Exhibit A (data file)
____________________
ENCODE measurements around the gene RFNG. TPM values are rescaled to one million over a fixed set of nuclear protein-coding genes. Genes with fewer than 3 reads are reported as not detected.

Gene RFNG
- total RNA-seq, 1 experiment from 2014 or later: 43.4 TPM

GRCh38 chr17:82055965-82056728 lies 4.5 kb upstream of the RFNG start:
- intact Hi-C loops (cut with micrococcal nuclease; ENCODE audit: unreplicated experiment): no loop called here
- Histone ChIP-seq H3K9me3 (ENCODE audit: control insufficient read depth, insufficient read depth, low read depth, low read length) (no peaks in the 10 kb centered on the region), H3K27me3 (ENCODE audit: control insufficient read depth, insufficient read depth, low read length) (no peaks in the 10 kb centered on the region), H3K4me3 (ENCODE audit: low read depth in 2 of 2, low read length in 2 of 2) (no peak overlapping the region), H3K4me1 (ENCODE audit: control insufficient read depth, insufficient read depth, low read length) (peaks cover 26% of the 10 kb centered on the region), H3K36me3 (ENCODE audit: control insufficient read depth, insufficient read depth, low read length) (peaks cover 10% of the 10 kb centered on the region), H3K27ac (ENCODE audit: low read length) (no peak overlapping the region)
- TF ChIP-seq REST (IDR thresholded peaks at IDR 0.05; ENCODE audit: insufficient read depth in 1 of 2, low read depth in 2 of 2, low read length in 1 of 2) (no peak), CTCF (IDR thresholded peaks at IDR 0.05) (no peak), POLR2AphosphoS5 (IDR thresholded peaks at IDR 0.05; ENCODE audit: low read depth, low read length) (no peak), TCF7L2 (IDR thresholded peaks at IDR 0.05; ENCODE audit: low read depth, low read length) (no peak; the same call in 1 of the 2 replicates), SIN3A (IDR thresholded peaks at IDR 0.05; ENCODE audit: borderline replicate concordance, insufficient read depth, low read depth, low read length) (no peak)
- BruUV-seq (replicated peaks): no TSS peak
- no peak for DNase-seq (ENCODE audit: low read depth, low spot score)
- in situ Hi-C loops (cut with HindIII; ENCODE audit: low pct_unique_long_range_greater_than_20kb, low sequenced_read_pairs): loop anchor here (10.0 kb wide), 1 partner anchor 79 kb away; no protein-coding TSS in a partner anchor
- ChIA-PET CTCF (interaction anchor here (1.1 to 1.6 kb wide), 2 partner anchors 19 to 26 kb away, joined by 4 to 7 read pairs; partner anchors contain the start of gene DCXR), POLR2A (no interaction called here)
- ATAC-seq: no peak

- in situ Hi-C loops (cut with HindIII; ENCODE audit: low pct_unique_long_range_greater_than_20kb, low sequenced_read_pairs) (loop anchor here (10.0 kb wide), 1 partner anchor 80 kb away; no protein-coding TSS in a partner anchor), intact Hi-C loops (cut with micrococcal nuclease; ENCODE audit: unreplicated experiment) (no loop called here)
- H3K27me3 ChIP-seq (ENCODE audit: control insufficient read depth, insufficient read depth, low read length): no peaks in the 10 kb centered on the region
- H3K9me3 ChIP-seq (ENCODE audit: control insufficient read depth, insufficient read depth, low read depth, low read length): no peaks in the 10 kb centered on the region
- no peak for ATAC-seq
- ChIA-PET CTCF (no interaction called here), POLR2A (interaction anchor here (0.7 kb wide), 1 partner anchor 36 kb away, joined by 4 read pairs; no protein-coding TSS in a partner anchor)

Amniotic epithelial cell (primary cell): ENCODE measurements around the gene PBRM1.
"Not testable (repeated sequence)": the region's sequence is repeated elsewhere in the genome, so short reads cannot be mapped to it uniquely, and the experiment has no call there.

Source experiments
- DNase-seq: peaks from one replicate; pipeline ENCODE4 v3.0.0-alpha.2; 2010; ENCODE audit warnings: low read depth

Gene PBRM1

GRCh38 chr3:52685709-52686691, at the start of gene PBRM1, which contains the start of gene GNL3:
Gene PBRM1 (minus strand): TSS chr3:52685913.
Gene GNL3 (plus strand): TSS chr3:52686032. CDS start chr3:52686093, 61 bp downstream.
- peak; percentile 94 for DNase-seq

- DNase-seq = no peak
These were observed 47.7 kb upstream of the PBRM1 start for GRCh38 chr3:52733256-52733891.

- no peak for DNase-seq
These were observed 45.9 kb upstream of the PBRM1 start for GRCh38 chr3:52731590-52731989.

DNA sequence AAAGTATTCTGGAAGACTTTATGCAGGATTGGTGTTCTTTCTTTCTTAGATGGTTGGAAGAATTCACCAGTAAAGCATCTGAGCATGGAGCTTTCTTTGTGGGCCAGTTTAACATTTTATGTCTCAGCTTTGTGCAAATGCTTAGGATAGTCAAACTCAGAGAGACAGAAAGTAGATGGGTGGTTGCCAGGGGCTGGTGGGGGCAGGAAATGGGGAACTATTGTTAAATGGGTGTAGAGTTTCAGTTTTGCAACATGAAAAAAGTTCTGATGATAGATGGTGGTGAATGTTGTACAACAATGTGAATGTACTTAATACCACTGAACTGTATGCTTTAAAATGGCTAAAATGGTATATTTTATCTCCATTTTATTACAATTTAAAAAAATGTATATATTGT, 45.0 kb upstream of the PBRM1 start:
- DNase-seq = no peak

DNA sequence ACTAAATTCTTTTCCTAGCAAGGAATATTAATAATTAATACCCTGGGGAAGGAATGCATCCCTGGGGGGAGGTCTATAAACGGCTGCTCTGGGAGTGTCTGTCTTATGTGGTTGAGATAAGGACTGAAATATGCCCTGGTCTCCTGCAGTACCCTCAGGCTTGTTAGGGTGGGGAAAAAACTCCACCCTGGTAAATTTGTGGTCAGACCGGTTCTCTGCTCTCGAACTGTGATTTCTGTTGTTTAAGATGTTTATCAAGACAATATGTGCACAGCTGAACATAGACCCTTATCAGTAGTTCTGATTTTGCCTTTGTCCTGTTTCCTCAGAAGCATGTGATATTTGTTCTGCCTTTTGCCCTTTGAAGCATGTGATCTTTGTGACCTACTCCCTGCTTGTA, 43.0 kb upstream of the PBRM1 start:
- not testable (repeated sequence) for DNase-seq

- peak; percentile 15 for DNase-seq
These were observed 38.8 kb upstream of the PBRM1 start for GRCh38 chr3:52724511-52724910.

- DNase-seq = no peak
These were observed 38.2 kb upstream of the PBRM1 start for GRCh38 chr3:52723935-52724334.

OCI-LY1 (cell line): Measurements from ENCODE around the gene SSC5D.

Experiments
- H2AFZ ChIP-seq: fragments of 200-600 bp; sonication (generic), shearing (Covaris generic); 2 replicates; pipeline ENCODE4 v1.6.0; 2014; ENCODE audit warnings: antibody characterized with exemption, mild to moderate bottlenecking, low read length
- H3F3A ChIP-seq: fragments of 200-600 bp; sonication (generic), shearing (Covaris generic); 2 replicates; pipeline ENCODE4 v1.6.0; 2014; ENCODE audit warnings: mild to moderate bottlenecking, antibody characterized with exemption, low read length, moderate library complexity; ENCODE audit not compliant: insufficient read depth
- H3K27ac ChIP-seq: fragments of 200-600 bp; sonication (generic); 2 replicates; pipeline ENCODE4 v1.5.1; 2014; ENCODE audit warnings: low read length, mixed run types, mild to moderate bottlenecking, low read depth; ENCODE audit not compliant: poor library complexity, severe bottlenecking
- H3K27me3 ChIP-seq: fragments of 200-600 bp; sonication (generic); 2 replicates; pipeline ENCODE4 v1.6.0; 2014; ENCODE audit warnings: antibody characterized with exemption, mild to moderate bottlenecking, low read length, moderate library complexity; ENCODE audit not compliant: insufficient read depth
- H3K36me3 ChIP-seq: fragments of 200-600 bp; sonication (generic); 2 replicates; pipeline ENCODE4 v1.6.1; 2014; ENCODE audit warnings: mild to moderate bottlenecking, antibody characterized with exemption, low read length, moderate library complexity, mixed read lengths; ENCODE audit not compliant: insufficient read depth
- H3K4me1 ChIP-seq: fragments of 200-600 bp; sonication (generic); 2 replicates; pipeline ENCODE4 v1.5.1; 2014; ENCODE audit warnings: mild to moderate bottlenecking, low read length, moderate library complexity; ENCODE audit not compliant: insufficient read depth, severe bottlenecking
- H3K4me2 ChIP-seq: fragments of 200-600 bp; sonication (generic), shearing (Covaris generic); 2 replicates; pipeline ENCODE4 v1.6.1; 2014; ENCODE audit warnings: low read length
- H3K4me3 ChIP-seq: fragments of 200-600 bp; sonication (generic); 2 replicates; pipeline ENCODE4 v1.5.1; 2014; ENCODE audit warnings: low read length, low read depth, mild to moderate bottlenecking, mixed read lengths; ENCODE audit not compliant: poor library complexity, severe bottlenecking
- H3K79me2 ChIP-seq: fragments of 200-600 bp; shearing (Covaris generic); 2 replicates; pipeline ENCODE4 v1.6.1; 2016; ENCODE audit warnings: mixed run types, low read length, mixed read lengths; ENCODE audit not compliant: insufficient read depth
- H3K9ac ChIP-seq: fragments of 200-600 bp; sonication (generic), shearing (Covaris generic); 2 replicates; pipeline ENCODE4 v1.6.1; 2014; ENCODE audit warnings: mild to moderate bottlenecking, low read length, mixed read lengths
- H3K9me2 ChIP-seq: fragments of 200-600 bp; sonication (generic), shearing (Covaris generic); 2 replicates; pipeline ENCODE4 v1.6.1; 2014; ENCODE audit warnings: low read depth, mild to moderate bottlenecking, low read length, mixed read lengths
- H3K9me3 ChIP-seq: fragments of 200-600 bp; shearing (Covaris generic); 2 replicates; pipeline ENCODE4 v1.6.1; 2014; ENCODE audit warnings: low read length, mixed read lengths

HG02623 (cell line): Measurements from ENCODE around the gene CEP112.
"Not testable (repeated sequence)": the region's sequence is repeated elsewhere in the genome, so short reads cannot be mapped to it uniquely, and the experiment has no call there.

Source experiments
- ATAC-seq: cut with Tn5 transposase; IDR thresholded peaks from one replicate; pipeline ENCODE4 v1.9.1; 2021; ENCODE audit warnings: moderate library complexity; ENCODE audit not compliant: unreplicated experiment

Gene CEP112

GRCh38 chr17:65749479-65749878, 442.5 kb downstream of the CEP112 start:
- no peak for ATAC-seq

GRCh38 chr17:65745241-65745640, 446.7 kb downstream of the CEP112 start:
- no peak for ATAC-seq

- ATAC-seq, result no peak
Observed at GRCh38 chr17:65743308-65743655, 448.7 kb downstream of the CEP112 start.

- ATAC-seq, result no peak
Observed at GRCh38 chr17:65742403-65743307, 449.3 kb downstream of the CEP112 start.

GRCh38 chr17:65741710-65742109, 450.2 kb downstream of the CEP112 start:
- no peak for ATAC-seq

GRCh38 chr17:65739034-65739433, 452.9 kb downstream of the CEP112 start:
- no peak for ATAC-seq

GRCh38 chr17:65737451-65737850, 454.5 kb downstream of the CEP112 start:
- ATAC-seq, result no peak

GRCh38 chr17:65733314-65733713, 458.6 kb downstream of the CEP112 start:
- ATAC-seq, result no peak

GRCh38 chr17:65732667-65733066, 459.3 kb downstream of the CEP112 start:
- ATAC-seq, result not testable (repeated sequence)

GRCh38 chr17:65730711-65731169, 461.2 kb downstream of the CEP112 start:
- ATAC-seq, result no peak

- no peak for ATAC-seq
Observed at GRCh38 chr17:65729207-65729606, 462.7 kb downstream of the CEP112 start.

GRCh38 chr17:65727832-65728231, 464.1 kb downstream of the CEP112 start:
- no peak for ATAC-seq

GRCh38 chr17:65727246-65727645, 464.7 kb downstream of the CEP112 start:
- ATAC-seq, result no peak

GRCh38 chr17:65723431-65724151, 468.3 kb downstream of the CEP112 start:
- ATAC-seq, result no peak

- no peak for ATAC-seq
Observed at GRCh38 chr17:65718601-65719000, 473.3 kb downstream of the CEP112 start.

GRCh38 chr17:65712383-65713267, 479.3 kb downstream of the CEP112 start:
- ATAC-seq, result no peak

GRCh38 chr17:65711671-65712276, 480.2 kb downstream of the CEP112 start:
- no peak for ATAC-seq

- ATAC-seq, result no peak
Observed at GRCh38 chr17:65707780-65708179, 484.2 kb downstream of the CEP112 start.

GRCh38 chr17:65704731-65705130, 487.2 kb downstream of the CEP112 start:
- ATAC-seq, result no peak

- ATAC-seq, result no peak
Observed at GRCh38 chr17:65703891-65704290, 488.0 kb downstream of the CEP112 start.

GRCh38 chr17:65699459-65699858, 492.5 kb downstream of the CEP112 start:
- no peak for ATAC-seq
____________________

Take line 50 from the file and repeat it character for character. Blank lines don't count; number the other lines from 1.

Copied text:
- H3K9ac ChIP-seq: fragments of 200-600 bp; sonication (generic), shearing (Covaris generic); 2 replicates; pipeline ENCODE4 v1.6.1; 2014; ENCODE audit warnings: mild to moderate bottlenecking, low read length, mixed read lengths